SetlistBorn Of Frustration / Tomorrow / Sit Down / Out To Get You / Bubbles / Upside Downside (Upside) / Ring The Bells / Gold Mother / Getting Away With It (All Messed Up) / Laid / Sometimes / Come Home
Supportn/a - Festival
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Review by Mike (takemeanywhere)
Upside love you
Downside Miss You
A more appropriate lyric was never written to describe the way I feel writing this review. The love I feel for this band is that unconditional kind of love usually only given by pets and babies. I guess the only difference is that my love includes an overwhelming pride and a protective quality, akin to a lion with her cubs. I even feel that the love is requited. Not on a personal level, that would just be weird, but band to audience. That’s the upside. The downside is that I’m gonna miss them like crazy. Yes, they need to disappear and write an album but these weekly James sojourns have become addictive and habit forming. Not seeing them again for a month or so, I could handle but next year just seems so far away. So, how do they leave me feeling after our final tryst of 2007? Read on if you care.
It’s a bloody miserable day. It rains in a way that suggests that ‘somebody up there’ doesn’t much like music festivals. There is really no need for it, although the rain has caused far more despair in the UK this summer than in my living memory. And I’m not trying to compare a muddy festival to the flooding of peoples homes, I’m not (quite) that crass. However, people look forward to events like this and it is heartbreaking to see such abject despondency. One guy even sells us some beer tokens at a reduced rate because he is “giving it up”. Even Peter Kay walking on the stage to introduce our heroes can’t bring a smile to the faces of the masses. James do though.
The setlist is the one that james have been taking around Europe over the course of the summer. No alarms and no surprises here. They do play Bubbles and Upside Downside [ed. later renamed to just Upside for album release] in the middle of the set, which is a brave move in the early evening slot of a major festival. It is clear that the crowd wants the hits but whilst the new songs are not given the hushed reverence that they were given in Edinburgh, the chattering is kept to a minimum. The band has earned this level of respect due to the opening salvo of monster hits. Born of Frustration throbs and swaggers, Tomorrow soars and Sit Down bounces along in time to the crowd. Or something. Then they play Out To Get You and I look around at thousands of people mouthing the words “Insecure, what you gonna do?” and can barely believe that this was once an obscure b-side, before it’s Laid treatment. It thoroughly deserves it’s place on the Best Of album. Bubbles sounds better with every listen and I have made my feelings on Upside Downside known on many occasions before. Nothing about today’s performance alters my opinion (humble of course) that this could be a hit of epic proportions.
The new songs are followed by another run of james classics and the crowd lap it up. Ring The Bells is greeted like an old friend, Gold Mother sees dancers brought on from backstage because the festival consider the, now customary picking of people from the crowd a “health and safety issue”. Getting Away With It receives a more lukewarm reception than of late. Laid doesn’t. Sometimes is introduced by Tim as the final song and I believe him. Afterall, their allotted time is up. So, will this swirling epic be the final live james song for me this year?. The lyrics certainly hold great resonance today in the pouring rain. However, the festival allow them to run over time and the band choose to close with Come Home, just as they did in Belladrum. Some time after they finish playing, whilst walking in the mud, I decide that this is a far more appropriate way to part from my lover. I just hope that they come home soon.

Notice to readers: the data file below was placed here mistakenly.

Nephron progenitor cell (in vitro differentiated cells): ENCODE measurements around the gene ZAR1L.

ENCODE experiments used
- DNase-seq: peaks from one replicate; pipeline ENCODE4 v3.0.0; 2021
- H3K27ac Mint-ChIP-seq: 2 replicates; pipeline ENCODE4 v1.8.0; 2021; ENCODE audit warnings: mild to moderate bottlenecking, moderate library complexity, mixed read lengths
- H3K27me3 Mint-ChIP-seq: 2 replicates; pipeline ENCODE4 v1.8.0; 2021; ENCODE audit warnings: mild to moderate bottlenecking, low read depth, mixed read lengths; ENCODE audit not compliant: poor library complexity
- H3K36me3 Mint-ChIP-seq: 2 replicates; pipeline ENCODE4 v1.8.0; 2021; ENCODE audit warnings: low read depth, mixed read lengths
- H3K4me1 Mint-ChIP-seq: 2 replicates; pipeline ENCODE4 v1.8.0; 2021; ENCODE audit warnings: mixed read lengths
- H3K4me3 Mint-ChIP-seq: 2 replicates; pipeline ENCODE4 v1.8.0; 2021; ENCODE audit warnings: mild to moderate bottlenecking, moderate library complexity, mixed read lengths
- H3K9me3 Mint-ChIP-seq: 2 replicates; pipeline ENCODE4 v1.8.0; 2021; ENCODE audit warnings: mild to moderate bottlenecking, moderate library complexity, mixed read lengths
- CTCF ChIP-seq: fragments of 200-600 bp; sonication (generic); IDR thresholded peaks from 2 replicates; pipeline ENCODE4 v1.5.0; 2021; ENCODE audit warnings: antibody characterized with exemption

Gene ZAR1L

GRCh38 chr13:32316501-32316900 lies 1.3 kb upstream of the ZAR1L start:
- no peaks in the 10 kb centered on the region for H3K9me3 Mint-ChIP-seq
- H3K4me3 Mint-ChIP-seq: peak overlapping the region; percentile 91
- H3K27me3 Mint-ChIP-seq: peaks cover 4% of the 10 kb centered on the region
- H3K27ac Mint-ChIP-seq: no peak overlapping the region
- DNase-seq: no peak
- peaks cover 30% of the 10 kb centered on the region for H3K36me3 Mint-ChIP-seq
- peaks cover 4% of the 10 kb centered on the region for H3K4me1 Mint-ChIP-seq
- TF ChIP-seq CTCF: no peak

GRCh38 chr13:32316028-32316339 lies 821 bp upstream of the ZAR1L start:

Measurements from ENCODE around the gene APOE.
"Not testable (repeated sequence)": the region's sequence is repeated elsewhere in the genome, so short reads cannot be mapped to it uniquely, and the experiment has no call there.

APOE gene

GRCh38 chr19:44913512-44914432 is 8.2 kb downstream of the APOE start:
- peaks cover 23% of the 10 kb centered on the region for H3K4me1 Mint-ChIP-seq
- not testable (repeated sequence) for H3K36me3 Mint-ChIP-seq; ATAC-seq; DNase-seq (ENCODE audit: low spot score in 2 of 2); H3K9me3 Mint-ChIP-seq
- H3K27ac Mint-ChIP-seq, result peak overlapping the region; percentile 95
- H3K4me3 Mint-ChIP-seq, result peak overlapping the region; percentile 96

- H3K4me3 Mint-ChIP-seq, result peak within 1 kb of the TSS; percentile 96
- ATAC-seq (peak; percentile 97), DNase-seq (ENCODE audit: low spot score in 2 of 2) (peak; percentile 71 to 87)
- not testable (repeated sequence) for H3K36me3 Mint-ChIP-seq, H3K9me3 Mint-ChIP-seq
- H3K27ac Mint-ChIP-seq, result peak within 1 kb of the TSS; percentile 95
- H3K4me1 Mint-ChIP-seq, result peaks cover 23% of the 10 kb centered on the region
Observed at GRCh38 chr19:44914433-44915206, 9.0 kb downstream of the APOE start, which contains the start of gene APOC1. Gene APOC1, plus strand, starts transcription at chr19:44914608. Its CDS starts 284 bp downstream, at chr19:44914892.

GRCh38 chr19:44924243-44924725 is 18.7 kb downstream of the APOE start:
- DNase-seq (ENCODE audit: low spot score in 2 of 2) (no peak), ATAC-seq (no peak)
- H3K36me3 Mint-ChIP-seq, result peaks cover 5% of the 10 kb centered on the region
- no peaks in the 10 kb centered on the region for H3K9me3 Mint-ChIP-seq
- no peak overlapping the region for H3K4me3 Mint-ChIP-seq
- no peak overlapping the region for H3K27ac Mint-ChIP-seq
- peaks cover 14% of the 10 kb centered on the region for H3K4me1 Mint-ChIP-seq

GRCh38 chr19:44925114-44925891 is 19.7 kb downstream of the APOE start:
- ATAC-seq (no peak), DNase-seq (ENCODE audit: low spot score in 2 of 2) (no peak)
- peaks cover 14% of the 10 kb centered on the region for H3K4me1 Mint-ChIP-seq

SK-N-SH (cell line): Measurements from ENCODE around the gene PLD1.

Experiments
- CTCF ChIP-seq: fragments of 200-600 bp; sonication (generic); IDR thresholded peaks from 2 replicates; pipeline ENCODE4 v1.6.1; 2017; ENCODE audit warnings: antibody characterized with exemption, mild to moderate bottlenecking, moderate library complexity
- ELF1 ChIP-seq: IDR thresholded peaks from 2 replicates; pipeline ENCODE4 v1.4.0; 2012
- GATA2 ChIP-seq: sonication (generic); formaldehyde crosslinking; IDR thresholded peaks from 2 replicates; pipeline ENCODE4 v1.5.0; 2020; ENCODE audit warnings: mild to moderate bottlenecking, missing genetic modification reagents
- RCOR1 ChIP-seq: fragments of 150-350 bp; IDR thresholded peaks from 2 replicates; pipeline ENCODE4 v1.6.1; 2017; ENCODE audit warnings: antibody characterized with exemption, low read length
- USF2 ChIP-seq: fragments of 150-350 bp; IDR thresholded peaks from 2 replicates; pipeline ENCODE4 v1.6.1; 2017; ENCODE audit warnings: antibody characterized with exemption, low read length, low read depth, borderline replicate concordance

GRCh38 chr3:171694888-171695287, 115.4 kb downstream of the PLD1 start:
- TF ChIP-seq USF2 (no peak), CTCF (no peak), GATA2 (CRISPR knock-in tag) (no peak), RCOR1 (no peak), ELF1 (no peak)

So there’s no Play Dead or Chain Mail, which the bloody-minded james of yesteryear may have indulged in. Today is a day for giving the people what they want, not a day for blowing a great opportunity. Maybe, just maybe this time the band want it enough to succeed. Tim, Jim, Larry, Saul, Mark, Dave and Andy, you are loved more than you’ll ever know and the upside will always outweigh the downside.
Gavin Haynes (NME)
As Tim Booth gazes out over the crowd presently lapping up ‘Sit Down’, his alien eyes take on a wistful, dewy look. He’s missed this, you sense. This is what he lives for, hell, what he was born for.
That’s nice, Tim. We’re happy you and the dream have been reunited, and this state of affairs can probably persist for another few festival seasons. There may yet be enough residual love out there. But only, only, if you play hits and nothing but.
To general head-scratching, James bounce from hit to bellyflop to hit, following ‘Sit Down’ with… something… about eight minutes of violin, flute, Boothy crooning the secrets of the cosmos, and some indistinguishably woozy baggy, yup, something, that hangs in the air like Eau de Shaun Ryder’s Corpse. After ‘Sometimes’, we are coached through their forthcoming single ‘Who Are You’. It’s not a lesson we will forget.
Best Song: ‘Laid’
Best Moment: The way that Boothy’s dancing has lost none of its hippy-dippy tinge. After all these years, he still comes on like a trout attempting semaphore. On drugs. Naturally.